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The Matrix Reviewed

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(WARNING: Post contains spoilers.)

The Matrix Reloaded was fun. The fight scenes were the best I’ve ever seen. They were choreographed superbly even if the Neo versus 100 Agent Smiths looked more like a video game than movie. That was a case where computers got in the way of the scene (although it probably couldn’t have been created without them).

With all the whiz-bang special effects I was concerned that the story would suffer. It didn’t too much. A problem with The Matrix is the whole determinism/free will argument ingrained in the plot with a heavy seasoning of Eastern philosophy. Even though a book has been published on the philosophical questions surrounding the movie, I found discussion more suited to late night bull sessions in freshman college dorm rooms. Morpheus always talks about prophesy and destiny while every once in a while throwing in the concept of choice. Hard determinism and choice aren’t compatible. At one point in the movie Neo learns that while he is “The One,” his destiny isn’t the destruction of the Matrix, it’s to maintain it. Yet in order for Man to beat the machines Neo will have to go against his destiny. Choice and free will do reign supreme. But how then can Morpheus and other characters talk about their purpose as being in a certain place at a certain time doing a certain action? This isn’t so much philosophy as a logical conundrum.

While not moving steadily to a climax as in the first movie, you can see how the story goes forward to the final battle against the machines that will take place in The Matrix Revolutions later this year. So, as a part two of a trilogy, Reloaded isn’t The Empire Strikes Back.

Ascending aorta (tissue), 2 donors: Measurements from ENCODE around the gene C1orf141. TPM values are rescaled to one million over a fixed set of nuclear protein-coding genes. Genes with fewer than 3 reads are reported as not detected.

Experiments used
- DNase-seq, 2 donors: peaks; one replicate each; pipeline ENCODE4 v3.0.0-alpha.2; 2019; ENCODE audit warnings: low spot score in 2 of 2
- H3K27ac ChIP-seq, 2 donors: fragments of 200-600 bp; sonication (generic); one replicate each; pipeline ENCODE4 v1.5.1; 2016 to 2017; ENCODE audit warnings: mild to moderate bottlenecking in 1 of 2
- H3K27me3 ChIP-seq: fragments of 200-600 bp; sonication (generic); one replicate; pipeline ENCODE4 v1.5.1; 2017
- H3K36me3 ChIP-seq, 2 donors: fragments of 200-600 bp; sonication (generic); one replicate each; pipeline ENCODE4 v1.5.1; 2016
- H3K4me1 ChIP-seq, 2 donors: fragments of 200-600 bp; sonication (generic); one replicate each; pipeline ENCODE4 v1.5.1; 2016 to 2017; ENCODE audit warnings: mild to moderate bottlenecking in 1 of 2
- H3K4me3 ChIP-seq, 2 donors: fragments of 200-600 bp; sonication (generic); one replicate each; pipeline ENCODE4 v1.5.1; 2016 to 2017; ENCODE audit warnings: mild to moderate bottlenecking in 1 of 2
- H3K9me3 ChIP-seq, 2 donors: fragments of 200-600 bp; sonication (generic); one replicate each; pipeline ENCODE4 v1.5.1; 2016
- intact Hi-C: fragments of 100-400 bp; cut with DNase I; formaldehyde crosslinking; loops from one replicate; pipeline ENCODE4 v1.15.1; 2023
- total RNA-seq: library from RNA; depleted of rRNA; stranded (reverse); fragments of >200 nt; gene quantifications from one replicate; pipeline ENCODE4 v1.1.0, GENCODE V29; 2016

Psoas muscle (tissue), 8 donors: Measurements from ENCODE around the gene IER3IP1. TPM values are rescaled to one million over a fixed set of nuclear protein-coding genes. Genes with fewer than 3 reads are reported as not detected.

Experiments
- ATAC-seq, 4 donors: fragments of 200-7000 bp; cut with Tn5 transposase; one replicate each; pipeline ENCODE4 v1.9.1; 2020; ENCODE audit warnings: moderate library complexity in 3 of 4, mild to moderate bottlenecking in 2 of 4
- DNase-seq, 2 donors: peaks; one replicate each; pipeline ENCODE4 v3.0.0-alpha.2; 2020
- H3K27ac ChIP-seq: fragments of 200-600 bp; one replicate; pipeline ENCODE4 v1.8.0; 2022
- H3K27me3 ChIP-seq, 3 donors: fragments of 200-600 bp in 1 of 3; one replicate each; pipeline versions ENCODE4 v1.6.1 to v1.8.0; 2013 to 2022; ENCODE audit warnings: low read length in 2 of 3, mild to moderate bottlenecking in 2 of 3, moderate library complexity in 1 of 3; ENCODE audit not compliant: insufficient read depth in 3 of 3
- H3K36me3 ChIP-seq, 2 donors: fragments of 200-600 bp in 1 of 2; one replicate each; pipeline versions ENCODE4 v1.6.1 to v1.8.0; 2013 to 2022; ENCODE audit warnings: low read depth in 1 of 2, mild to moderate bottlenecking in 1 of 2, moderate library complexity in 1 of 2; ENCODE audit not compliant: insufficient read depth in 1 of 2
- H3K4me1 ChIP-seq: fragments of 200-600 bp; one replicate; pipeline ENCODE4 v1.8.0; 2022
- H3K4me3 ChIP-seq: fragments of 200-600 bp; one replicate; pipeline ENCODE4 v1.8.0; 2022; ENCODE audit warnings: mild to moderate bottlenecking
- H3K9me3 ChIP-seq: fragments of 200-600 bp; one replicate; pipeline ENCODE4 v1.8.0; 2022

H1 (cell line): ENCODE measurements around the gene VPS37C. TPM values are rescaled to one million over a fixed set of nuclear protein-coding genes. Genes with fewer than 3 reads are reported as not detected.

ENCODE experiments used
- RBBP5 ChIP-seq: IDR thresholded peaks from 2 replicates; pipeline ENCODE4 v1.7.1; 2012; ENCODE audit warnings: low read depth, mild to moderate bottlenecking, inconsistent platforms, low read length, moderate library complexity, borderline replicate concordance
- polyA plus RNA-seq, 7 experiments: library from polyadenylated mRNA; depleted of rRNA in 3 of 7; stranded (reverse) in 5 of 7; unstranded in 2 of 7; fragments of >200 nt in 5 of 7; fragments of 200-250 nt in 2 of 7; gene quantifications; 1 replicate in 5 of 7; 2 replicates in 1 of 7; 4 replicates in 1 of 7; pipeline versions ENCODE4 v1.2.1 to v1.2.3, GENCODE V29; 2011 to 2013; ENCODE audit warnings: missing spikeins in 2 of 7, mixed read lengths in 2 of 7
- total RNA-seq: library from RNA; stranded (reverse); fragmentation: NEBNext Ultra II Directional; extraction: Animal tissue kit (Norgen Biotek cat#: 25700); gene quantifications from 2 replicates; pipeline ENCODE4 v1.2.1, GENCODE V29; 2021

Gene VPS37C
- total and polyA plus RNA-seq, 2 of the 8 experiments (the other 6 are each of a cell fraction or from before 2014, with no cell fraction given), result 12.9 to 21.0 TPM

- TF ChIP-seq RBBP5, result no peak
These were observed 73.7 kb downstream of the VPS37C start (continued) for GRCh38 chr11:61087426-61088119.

On the acting front, Keanu Reeves actually acted. I didn’t notice a single “whoa” out of him, and he played the role of the reluctant messiah well. Lawrence Fishburne remained his preachy self as Morpheus who faces a question of faith at the end of the movie. Carrie-Anne Moss seemed colder, less emotional as Trinity.

Realoaded had the biggest hype of the summer movies, but it didn’t blow me away. Fun, yes, but I would put it on the same level as X2 which is the best comic book movie since the first Batman.

Matrix: Not Much Neo to Report”

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About Sean Hackbarth

  • Michael Levy

    [bigtime spoilers alert–do not read this until you’ve seen the movie]

    At one point in the movie Neo learns that while he is “The One,” his destiny isn’t the destruction of the Matrix, it’s to maintain it. Yet in order for Man to beat the machines Neo will have to go against his destiny.

    No, the Architect wants Neo’s destiny to be that, that is the plan. But from the start Neo was destined to love Trinity as an individual instead of mankind as a whole–so he will refuse to take part in the destruction of Zion. Destiny as a concept is not at all contradicted by that.